Some public sectors are more equal than others
Any notion that the latest version of the EU’s Fourth Railway package might somewhat mitigate the current prohibition of UK public sector bodies from operating rail services has been firmly scotched.
A question to that effect was raised in Parliament by Nottingham South MP, Lilian Greenwood, only to be rejected out of hand by Transport Under-Secretary Robert Goodwill: “The Fourth Railway Package has no impact on this provision of domestic primary legislation (i.e. the 1993 Railways Act), which prohibits the award of passenger rail franchises to public sector operators.”
He added that the situation would remain until the offending clause – Section 25 – was removed at some future date.
This may be the Law, but yet again it illustrates the absurd situation whereby British public sector bodies are barred from providing rail services whereas foreign state-owned ones are not.
At the moment, Deutsche Bahn (DB) controlled Arriva runs four UK franchises: Chiltern, Cross Country, Northern and Arriva Trains Wales, and has a half share with MTR in London Overground. DB also owns DB Schenker, the UK’s largest rail freight operator, and controls open access operator Grand Central.
Netherland Railways (NS) controlled Abellio runs the Greater Anglia and ScotRail franchises, and jointly operates Merseyrail with Serco.
French Railways (SNCF) has a 70% stake in Keolis, which is the junior partner in Govia; a joint (65:35) venture between Go-Ahead and Keolis. Govia is responsible for the TSGN (Thameslink, Southern & Great Northern), Southeastern and the London Midland franchises. SNCF also holds a majority interest in Eurostar (though this is not a franchised operation).
So out of a total 18 UK passenger rail franchises, foreign-owned state undertakings run six outright, have an equal share in two and a large minority stake in another three.
It is hard to believe that this was the intention of those who privatised British Rail (BR). Nonetheless, this is what has happened.
John Major (remember him?) was very keen to force through privatisation during his time in office. He opined that BR was ‘deeply inefficient’ but produced no evidence to support this assertion. In fact when the British Railways Board and the University of London jointly conducted a comparative study of 10 European state railway systems in 1979 they found that only Sweden’s SJ did better than BR in terms of financial performance. BR also scored well in other areas.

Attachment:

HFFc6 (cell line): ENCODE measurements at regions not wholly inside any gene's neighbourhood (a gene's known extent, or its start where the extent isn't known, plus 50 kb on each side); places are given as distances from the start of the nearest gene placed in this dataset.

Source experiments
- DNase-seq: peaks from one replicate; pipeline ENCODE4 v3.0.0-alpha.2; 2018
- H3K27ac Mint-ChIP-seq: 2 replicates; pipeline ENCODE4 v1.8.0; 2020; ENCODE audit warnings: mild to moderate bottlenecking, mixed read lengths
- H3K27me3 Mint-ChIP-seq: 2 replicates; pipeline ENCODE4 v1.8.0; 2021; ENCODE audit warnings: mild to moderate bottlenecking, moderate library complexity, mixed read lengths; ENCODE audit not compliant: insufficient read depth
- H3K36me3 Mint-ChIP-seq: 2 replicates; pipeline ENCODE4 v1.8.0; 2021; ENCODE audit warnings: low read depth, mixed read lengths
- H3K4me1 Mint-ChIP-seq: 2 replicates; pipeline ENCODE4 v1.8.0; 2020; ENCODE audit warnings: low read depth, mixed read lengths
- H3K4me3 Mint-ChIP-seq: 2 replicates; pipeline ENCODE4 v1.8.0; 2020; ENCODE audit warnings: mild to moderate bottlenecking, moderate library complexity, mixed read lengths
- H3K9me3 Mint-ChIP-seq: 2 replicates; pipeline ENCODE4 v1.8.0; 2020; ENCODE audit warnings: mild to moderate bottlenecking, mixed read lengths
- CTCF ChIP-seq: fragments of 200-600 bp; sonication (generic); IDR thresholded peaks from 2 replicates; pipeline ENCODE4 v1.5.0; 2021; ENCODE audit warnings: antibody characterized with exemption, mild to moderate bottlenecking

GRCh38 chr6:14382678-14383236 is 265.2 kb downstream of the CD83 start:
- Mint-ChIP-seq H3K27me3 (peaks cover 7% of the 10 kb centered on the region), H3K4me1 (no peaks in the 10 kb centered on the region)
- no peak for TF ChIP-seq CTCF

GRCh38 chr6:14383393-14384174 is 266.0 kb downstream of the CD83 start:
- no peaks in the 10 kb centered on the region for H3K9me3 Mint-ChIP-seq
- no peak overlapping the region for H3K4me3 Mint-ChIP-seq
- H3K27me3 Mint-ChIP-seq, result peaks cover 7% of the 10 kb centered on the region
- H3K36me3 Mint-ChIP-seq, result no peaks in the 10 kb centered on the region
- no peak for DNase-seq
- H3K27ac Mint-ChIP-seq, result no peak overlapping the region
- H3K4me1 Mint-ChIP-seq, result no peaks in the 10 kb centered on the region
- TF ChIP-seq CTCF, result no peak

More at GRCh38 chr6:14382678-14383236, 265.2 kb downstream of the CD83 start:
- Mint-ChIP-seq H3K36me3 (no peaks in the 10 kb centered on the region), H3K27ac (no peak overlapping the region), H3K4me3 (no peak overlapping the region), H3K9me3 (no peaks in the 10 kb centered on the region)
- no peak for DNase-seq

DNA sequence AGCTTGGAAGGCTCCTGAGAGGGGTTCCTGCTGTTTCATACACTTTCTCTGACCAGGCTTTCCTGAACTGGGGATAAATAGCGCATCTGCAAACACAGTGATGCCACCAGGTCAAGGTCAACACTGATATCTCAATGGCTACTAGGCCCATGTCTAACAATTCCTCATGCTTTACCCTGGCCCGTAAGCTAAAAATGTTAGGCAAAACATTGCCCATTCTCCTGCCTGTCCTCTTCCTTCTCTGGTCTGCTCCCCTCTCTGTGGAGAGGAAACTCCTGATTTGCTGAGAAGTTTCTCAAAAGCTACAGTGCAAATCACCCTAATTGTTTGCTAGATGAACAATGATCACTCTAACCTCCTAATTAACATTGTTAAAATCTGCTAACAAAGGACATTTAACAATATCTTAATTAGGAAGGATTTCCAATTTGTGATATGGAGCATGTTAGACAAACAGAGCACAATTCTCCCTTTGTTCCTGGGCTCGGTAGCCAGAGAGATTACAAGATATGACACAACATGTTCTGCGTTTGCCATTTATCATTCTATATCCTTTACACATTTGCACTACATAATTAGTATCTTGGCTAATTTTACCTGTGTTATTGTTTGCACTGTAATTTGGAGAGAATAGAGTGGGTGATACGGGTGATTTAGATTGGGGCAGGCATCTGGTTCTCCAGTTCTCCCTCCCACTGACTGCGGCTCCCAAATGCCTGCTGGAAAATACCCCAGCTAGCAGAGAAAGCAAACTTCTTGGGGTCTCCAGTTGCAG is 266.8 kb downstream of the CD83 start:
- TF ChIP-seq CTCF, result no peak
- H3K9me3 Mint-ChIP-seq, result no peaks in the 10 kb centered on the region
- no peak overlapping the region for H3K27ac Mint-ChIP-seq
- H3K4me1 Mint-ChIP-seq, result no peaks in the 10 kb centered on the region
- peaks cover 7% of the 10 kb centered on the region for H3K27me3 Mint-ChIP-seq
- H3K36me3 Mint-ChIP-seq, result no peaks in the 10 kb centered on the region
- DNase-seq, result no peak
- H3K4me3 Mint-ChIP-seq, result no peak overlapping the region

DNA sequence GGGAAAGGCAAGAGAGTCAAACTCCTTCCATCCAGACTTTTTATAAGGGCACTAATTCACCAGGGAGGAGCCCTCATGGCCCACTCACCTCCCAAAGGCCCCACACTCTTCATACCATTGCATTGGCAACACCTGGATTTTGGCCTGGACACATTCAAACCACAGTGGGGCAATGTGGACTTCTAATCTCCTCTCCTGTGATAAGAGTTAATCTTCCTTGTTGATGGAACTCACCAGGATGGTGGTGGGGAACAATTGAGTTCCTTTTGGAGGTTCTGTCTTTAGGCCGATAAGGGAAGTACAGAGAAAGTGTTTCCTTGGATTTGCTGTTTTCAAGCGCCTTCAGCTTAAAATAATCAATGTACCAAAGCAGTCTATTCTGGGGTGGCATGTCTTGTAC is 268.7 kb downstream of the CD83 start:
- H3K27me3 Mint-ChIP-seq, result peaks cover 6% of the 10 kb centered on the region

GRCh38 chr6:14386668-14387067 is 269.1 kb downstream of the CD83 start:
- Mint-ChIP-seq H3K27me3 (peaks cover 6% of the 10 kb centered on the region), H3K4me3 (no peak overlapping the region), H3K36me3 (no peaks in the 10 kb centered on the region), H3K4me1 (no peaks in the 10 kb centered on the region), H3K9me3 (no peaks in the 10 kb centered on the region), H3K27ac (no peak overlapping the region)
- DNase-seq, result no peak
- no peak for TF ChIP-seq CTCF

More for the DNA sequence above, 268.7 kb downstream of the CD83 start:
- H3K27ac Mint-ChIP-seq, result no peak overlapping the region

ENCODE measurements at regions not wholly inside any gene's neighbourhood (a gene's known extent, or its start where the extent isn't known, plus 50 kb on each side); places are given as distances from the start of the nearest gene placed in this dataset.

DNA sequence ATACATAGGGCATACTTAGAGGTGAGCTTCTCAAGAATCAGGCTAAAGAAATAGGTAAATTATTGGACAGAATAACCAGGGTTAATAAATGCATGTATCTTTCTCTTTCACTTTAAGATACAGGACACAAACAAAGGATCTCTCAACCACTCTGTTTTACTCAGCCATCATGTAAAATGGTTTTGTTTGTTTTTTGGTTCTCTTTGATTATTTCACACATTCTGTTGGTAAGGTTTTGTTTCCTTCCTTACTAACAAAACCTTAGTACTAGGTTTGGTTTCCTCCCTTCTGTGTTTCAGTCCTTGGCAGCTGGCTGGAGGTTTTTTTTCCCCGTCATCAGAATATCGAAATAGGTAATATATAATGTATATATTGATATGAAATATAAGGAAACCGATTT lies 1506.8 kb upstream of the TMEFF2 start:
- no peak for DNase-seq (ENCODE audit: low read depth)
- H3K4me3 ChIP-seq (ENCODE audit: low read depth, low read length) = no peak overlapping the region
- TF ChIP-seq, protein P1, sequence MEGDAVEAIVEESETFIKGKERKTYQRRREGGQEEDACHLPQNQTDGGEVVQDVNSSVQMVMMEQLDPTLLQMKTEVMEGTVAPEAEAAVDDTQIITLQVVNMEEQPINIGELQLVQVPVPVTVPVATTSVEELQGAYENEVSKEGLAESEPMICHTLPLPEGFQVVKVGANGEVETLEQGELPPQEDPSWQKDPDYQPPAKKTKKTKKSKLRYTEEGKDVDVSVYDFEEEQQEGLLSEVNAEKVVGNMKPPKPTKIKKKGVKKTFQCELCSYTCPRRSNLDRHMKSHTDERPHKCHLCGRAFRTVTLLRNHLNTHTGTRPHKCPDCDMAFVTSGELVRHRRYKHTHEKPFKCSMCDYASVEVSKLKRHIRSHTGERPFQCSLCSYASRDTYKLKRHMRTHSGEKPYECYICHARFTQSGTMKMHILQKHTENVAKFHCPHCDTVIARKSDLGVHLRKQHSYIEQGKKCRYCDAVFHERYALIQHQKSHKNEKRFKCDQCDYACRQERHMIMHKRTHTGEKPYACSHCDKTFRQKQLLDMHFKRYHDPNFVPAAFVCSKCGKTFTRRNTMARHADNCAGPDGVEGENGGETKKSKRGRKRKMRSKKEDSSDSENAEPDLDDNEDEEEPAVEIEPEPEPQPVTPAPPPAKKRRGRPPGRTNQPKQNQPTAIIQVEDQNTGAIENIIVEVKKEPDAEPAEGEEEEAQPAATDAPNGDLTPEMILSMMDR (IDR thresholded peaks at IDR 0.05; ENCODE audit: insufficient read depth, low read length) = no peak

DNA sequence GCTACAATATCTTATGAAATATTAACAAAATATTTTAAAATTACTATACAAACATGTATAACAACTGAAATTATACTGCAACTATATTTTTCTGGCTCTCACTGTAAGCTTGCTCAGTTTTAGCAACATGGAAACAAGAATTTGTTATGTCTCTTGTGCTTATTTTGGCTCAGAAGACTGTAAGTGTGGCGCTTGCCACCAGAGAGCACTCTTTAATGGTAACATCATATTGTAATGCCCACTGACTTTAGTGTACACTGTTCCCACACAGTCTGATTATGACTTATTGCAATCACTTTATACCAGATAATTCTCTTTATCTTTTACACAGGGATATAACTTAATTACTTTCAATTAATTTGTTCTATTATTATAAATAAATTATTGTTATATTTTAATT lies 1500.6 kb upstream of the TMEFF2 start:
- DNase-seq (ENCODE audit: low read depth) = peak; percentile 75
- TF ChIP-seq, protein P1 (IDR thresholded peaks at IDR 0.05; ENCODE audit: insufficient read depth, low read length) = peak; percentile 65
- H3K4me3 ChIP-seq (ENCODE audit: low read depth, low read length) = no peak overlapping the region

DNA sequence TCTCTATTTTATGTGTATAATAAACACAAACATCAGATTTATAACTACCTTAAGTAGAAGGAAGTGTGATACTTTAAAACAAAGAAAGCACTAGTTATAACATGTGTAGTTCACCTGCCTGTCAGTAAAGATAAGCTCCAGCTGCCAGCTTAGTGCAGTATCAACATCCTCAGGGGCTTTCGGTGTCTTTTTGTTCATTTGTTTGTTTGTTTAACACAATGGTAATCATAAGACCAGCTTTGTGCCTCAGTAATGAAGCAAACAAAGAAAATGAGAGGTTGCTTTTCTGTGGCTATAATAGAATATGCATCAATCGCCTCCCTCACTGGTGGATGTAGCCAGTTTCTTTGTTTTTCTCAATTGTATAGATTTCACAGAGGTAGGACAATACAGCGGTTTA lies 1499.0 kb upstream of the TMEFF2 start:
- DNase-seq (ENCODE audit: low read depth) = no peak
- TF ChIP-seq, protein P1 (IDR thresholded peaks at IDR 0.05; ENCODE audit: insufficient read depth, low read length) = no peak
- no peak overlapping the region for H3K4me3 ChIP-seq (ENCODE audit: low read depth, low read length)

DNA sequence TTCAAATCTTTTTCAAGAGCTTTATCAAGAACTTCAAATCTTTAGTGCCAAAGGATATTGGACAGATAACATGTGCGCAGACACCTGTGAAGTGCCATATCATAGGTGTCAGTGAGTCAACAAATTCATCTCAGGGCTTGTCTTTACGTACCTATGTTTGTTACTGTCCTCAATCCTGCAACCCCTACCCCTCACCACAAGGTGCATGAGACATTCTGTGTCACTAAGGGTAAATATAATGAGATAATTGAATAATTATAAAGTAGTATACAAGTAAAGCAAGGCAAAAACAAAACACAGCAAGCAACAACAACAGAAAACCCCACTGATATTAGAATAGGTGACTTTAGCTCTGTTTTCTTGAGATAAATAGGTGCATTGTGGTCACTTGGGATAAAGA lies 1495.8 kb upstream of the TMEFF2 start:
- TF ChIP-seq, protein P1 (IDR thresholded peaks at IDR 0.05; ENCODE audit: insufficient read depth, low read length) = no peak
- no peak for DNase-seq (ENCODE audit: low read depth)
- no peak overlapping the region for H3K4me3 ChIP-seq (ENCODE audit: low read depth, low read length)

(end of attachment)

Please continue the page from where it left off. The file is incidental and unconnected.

It is therefore both strange and ironic that these ‘less efficient’ systems should be given free reign to large parts of the network whilst any would be state-run indigenous operator is still discriminated against.
It is also a very one-sided state of affairs: European state run systems fight ferocious rearguard actions to preserve their patch and only give ground to other operators grudgingly. There is no reciprocity.
For the record, the offending section (from the 1993 Act) reads:
“S25 Public sector operators not to be franchisees
(1) The following bodies and persons (in this Part referred to as “public sector operators”) shall not be franchisees—
(a) any Minister of the Crown, Government department or other emanation of the Crown;
(b) any local authority;
(bb)the Greater London Authority;
(bc )Transport for London;
(c) any metropolitan county passenger transport authority;
(d) any body corporate whose members are appointed by a Minister of the Crown, a Government department, a local authority [the Greater London Authority, Transport for London] or a metropolitan county passenger transport authority or by a body corporate whose members are so appointed;
(e) a company—
(i)a majority of whose issued shares are held by or on behalf of any of the bodies or persons falling within paragraphs (a) to (d) above;
(ii) in which the majority of the voting rights are held by or on behalf of any of those bodies or persons;
(iii) a majority of whose board of directors can be appointed or removed by any of those bodies or persons; or
(iv) in which the majority of the voting rights are controlled by any of those bodies or persons, pursuant to an agreement with other persons;
(f) a subsidiary of a company falling within paragraph (e) above.”
Subsection (3) of the same section, which did not prevent the BRB (British Railways Board)from being a franchisee, was repealed in 2000.